How to Prepare Notes – For UPSC Civil Service Aspirants
- Why preparing notes is a basic requirement.
If you are studying for the UPSC exam, sitting on your chair and reading a textbook or a newspaper article is not like lying on a couch and reading Chetan Bhagat. Mindfulness is a must. Having a pen and a notebook on the table will help you stay focused and look for facts, ideas, arguments and their context.
Your bed is not meant for studying and taking notes. It’s meant for something else. Sitting on a chair with your pen and notebook while reading is a given. Otherwise, you end up sending signals to your subconscious mind that you are actually passing time. Like the way you watch breaking news on Republic TV. Presence is more important than productivity. Your mind needs to stay present here and now on the printed page (or the laptop screen). Don’t worry about how many pages you’ll have to finish in a day.
Note-taking will help you remember concepts and gain a better understanding of a topic. It’ll lead to less stress when the exam comes around. Retention is better if you take notes. And it’s easier to go back to your notes when you want to revise what you read after a fortnight or after six months.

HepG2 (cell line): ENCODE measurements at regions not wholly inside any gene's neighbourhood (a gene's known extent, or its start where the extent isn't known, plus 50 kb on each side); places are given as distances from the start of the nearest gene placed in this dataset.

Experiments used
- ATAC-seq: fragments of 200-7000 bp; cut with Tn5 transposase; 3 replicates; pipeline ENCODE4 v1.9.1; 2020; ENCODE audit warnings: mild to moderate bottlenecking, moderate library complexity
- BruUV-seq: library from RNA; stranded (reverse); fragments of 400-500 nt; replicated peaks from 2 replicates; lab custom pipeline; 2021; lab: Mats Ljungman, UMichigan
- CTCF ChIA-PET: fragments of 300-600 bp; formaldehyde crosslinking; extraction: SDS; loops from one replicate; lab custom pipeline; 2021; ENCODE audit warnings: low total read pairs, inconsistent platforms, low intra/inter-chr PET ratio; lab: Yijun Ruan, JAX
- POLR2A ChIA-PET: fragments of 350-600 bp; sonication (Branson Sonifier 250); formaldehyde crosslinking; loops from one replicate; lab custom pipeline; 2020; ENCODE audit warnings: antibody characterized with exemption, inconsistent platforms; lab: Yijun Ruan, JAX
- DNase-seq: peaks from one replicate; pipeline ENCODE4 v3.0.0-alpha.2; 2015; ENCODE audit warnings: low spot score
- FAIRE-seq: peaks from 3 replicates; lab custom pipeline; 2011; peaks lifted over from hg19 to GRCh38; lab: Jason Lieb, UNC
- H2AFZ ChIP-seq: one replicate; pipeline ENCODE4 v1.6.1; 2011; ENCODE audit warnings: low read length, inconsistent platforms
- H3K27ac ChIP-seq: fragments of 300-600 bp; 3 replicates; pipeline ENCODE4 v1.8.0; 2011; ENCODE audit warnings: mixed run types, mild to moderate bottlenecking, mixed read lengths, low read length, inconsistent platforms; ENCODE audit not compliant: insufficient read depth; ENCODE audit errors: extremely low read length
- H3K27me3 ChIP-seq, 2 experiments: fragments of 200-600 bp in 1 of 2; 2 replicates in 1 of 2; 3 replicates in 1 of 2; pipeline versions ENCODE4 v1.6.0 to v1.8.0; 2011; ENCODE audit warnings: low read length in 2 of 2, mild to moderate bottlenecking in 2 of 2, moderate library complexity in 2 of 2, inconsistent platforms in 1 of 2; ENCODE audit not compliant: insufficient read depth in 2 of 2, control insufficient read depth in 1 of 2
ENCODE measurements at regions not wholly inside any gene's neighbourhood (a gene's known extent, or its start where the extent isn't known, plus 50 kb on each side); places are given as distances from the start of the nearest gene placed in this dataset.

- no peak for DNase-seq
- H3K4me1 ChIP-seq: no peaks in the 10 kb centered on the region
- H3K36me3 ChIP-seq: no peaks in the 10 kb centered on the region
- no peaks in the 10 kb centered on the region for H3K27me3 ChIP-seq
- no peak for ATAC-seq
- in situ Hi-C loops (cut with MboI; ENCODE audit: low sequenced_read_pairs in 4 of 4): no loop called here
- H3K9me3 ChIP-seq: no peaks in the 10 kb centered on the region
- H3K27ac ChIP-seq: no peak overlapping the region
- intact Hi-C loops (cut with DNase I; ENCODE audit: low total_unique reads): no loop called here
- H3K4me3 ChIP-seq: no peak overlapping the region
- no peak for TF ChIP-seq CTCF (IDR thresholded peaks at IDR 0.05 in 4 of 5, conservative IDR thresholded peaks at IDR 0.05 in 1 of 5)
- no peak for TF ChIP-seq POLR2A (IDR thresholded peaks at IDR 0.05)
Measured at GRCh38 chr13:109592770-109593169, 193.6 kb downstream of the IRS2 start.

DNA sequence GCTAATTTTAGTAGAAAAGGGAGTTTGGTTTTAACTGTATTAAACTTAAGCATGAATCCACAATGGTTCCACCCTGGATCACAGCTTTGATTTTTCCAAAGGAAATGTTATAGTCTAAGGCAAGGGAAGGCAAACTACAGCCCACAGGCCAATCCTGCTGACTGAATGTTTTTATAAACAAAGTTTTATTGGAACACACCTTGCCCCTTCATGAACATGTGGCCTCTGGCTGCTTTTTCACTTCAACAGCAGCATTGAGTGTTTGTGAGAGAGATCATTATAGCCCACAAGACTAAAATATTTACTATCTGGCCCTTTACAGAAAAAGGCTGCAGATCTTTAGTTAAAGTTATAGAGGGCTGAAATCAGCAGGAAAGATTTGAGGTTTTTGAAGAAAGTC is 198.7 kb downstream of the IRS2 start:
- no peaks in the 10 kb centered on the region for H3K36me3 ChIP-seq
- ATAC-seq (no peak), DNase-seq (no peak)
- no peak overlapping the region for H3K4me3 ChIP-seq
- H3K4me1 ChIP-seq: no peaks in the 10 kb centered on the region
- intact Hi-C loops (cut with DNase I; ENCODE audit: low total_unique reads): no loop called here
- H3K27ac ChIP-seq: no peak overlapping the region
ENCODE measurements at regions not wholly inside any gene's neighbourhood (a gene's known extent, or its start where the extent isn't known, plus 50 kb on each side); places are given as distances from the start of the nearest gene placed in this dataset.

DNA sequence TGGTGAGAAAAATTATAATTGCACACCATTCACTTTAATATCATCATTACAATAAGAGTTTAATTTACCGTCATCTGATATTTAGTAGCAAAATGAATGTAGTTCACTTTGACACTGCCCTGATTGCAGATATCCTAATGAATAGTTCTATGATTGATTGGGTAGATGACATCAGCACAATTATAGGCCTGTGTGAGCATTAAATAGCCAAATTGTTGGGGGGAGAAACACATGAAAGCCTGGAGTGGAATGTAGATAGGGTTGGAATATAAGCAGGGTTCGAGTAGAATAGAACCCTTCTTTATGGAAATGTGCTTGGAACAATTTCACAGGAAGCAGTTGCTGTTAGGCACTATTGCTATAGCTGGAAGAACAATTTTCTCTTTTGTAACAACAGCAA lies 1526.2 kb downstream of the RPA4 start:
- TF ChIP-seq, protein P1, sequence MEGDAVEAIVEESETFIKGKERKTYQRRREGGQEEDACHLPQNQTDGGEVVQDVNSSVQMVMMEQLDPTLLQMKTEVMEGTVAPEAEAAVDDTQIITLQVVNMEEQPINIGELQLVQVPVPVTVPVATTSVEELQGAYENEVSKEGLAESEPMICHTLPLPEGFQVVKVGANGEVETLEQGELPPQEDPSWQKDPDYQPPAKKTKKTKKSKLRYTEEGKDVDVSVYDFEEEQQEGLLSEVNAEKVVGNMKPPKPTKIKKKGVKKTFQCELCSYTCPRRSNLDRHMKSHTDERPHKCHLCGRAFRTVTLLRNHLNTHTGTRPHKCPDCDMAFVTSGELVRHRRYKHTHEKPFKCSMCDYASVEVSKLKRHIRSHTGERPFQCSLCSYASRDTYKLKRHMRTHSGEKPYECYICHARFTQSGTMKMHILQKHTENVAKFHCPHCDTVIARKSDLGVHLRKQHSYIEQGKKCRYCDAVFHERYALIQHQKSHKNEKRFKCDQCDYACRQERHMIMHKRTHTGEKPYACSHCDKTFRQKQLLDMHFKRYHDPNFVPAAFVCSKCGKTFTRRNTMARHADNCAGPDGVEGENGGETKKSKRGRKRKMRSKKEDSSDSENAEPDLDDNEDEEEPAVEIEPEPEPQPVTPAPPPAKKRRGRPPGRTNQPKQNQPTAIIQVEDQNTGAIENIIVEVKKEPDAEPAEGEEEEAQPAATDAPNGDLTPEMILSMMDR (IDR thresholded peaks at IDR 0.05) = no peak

- How much note-taking is too much.
It depends on the subject and your study habits. If you find economics a difficult subject, you need to take notes extensively. If you find geography extremely easy, you can manage with sparse note-taking.
- Prelims VS Mains.
It’s a false differentiation. Content is important, not the nature of the exam. If you love a girl, her text messages are as important as her letters or emails. Prelims or Mains, your mind needs to be tied to the page you’re reading. Otherwise, it’ll start daydreaming about your weekend plans and Instagram likes.
- What to note down and how – Five note-taking methods.
Please have a look.
- Stay loyal to what you read. Pay attention. Remember the nuances. Observe. Like you observe your friend’s mannerisms. And take notes. Jot down.
If you read a brilliant piece of writing, the best you way to understand and remember what you read is to link the author to the arguments to the source. Here is an example, Manish Sabharwal writing on Indian economy in the Forbes.